In this section, we will discuss popular variations of Deep Water Culture (DWC) hydroponics in brief. These include Traditional DWC, Recirculating DWC, Kratky Method, and Bubbleponics. Each method is unique and can be utilized depending on your needs and preferences.

Traditional DWC

The Traditional DWC is a simple form of a deep water culture system where your plants have their roots suspended in an oxygenated nutrient solution. To set up this system, you’ll need:

  • A 5-gallon bucket
  • An air pump
  • An air stone
  • Air tubing
  • Net pots
  • Growing media
  • Hydroponic nutrients

Your plants will grow directly in this nutrient-rich water, utilizing the dissolved oxygen provided by the air stone to ensure proper growth without needing soil.

Recirculating DWC

Recirculating DWC is an upgrade to the traditional DWC method, where multiple containers are interconnected, allowing the nutrient solution to be shared among all the plants. This means that you will only need one main reservoir to hold the water and nutrients, making it easier to maintain and change the solution. Additionally, this method helps to minimize waste and can maintain a consistent nutrient balance for your plants.

Related: Want to know whether DWC or RDWC hydroponics is right for you? Find out!

A variation in the RDWC method is the Dutch Bucket method where each individual grow container holds a grow medium instead of aerated water and nutrient-rich water is fed to each plant in the containers from the top. The used water is recirculated back to the main reservoir.

Kratky Method

The Kratky method is a non-circulating hydroponic system that requires no electricity. In this method, you will fill a container with a nutrient-rich water solution, allowing your plants to grow without requiring air pumps or air stones. As the plants consume the nutrients, the water level decreases, providing the roots with oxygen from the air space above the water. This makes it an excellent choice for off-grid or low-energy gardening situations.


Bubbleponics, also known as “Top Drip” or “Top Feeding,” is a DWC technique that combines the benefits of traditional DWC and Aeroponics. In this method, plants are suspended in net pots with an oxygenated nutrient solution at the bottom while also receiving nutrient-rich water delivered through a drip system from the top. This ensures that the plants get a continuous supply of oxygen and nutrients, leading to faster growth and better nutrient absorption.

We go into more detail about each of these DWC systems in this guide. Remember to choose the DWC variation that suits your specific needs, space, and resources. These methods offer flexibility and adaptability, making it possible for you to grow your favorite plants with ease and success. If you want to buy a complete kit, we’re here to help you choose the best deep water culture system for your needs.

Best Plants For Deep Water Culture


Lettuce is one of the most popular crops for DWC systems due to its small and lightweight nature. These characteristics make it the perfect fit for growing on rafts. Additionally, it grows quickly, allowing for a continuous harvest. Some of the best lettuce varieties for DWC systems include:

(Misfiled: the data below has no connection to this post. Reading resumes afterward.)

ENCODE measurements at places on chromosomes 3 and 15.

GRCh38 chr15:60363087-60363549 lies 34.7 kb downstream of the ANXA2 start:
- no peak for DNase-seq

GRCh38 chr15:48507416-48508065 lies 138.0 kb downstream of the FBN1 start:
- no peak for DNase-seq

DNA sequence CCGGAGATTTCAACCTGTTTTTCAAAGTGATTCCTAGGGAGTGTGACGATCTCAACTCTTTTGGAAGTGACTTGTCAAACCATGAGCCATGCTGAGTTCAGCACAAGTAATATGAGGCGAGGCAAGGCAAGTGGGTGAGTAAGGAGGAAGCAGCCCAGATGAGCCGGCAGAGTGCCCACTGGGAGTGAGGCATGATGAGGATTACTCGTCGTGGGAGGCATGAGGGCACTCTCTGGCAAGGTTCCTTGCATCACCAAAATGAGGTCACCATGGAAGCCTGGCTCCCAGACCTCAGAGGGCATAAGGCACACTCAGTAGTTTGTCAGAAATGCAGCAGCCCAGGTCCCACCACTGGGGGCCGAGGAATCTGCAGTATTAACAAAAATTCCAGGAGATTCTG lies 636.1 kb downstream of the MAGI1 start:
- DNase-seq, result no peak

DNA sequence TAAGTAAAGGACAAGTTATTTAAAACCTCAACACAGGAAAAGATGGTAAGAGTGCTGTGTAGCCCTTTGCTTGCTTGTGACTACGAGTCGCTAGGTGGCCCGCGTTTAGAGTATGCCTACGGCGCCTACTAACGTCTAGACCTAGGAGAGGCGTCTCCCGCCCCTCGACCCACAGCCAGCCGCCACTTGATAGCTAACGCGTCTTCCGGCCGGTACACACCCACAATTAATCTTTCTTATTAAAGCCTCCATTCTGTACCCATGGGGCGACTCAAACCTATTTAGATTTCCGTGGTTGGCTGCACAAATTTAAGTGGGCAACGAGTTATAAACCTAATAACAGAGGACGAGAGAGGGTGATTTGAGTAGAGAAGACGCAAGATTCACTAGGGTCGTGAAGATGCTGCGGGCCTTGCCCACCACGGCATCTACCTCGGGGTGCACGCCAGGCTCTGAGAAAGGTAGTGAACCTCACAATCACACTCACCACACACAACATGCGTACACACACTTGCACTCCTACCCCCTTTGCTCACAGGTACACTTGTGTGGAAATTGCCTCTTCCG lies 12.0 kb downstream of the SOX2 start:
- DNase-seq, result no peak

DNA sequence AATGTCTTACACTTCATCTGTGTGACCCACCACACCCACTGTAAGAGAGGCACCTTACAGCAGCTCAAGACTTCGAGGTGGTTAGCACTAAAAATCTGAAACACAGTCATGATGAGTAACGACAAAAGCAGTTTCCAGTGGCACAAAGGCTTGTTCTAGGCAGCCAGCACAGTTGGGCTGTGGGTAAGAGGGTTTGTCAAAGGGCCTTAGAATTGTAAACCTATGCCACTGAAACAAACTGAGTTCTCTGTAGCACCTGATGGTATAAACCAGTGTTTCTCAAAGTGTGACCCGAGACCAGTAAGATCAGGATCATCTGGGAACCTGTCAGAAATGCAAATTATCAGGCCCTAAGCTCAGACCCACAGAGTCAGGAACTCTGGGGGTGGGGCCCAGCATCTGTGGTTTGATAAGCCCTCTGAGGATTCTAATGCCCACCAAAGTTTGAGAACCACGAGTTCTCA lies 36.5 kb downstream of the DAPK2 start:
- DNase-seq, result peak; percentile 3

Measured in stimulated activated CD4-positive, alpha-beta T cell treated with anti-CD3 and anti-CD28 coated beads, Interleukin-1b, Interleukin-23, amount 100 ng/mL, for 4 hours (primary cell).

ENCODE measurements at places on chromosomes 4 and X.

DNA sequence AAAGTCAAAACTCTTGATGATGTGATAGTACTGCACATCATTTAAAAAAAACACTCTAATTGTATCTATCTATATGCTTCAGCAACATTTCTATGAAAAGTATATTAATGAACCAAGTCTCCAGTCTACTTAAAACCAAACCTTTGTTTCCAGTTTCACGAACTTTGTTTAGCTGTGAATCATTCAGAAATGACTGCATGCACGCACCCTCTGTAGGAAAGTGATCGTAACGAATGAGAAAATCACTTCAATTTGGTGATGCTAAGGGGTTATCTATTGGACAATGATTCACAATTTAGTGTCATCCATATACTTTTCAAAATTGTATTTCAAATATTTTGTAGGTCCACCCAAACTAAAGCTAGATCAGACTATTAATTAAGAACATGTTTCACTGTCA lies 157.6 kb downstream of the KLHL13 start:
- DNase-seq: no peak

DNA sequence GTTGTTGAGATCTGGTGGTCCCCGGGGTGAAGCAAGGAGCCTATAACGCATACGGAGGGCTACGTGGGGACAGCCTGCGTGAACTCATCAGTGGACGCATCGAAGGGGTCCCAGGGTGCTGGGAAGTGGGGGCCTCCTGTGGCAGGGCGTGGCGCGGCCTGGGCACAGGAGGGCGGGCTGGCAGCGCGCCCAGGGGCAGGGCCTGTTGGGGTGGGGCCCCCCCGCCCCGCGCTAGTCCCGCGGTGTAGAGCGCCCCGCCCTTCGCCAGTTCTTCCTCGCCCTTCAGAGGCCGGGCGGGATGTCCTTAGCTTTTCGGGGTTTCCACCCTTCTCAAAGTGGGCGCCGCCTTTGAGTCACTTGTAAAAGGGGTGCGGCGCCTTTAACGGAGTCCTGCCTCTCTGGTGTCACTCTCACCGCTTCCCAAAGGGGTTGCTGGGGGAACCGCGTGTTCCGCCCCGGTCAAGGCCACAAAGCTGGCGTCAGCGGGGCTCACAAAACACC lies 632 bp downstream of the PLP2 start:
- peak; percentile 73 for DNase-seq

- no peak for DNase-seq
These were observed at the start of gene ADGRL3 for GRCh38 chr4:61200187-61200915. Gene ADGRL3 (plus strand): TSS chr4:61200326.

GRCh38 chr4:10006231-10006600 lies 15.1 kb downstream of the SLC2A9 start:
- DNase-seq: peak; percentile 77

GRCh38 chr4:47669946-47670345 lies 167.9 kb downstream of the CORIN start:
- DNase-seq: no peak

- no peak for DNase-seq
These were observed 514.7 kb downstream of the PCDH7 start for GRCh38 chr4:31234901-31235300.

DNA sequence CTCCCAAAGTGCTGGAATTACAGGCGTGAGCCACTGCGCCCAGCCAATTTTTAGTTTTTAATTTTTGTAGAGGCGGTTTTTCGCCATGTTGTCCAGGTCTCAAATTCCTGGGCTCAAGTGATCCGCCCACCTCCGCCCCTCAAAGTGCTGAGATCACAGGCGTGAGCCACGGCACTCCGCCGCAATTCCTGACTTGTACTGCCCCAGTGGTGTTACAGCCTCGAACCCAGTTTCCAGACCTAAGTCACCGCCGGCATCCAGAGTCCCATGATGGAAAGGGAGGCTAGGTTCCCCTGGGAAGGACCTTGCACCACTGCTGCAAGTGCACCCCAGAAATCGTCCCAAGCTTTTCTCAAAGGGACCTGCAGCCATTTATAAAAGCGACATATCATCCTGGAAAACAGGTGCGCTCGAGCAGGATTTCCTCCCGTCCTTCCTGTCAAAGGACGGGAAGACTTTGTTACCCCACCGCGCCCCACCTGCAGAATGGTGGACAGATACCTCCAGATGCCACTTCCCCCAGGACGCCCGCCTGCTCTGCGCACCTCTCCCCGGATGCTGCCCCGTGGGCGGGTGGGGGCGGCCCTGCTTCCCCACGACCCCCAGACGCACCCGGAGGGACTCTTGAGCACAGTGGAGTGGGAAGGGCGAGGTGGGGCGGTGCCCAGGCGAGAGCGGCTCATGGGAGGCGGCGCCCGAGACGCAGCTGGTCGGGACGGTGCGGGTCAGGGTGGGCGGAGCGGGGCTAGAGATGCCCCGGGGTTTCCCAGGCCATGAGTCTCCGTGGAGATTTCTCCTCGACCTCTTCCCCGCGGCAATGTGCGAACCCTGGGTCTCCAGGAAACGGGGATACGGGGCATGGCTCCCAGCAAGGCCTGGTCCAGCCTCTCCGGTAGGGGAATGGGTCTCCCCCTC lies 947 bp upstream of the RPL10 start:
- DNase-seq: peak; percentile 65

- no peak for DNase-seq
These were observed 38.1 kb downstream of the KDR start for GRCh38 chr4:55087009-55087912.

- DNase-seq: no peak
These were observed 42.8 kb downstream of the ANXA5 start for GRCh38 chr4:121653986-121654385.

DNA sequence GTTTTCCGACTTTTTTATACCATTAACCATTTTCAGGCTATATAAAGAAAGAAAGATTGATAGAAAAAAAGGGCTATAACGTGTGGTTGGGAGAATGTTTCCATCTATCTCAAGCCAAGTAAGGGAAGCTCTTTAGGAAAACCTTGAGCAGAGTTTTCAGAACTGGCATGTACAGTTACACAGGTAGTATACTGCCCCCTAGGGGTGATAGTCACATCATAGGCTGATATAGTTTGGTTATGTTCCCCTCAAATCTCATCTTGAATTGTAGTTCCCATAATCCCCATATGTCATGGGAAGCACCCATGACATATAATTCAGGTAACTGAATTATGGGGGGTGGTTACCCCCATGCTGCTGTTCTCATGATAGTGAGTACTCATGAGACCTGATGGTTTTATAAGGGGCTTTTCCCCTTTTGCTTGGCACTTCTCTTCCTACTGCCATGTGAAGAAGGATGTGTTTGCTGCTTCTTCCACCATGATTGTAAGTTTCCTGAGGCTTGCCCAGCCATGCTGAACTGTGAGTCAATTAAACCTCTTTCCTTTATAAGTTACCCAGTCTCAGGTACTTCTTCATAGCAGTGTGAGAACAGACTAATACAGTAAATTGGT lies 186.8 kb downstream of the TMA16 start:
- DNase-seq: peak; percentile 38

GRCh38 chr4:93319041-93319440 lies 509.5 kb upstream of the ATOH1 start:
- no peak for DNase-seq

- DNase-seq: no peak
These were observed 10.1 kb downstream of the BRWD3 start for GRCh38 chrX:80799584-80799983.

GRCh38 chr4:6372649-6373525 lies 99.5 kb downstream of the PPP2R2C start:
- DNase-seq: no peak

• Butterhead
  • Romaine
  • Green leaf
  • Red leaf


While tomatoes are larger and may require more effort than lettuce, they can still be successfully grown in DWC systems. However, due to their top-heavy nature, make sure to provide proper support for your tomato plants to prevent them from falling over or breaking at the stem. Some great tomato varieties for DWC systems include:

  • Cherry tomatoes
  • Roma tomatoes
  • Early Girls
  • Beefsteaks


Herbs are another excellent choice for DWC systems due to their rapid growth rate and ability to be harvested while young and small. They provide a variety of flavors and can be grown year-round in DWC systems. Some popular herbs to grow in DWC systems are:

  • Basil
  • Oregano
  • Mint
  • Cilantro


Spinach is a versatile and nutritious leafy green that can be grown successfully in DWC systems. It grows quickly and can be harvested multiple times throughout its growth cycle. Spinach varieties suitable for DWC systems include:

  • Baby spinach
  • Bloomsdale Long Standing
  • Savoy
  • Giant Nobel


Cucumbers can be grown in DWC systems with a bit of extra support due to their vining nature. They require a lot of water, making them an ideal match for DWC systems. As for cucumber varieties to grow in a DWC system, consider:

  • Armenian cucumbers
  • English cucumbers
  • Lemon cucumbers
  • Marketmore 76

Frequently Asked Questions

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Claudia Lewis
About the author

I’m Claudia, a hydroponic gardening enthusiast with years of experience in this exciting and rewarding hobby. Over the years, I’ve experimented with different hydroponic systems, nutrient solutions, and plant varieties. 

On this website, I share everything I know about growing plants without soil. You’ll find everything you need to know to start your own hydroponic garden, from choosing the right system to selecting the best plants and nutrients.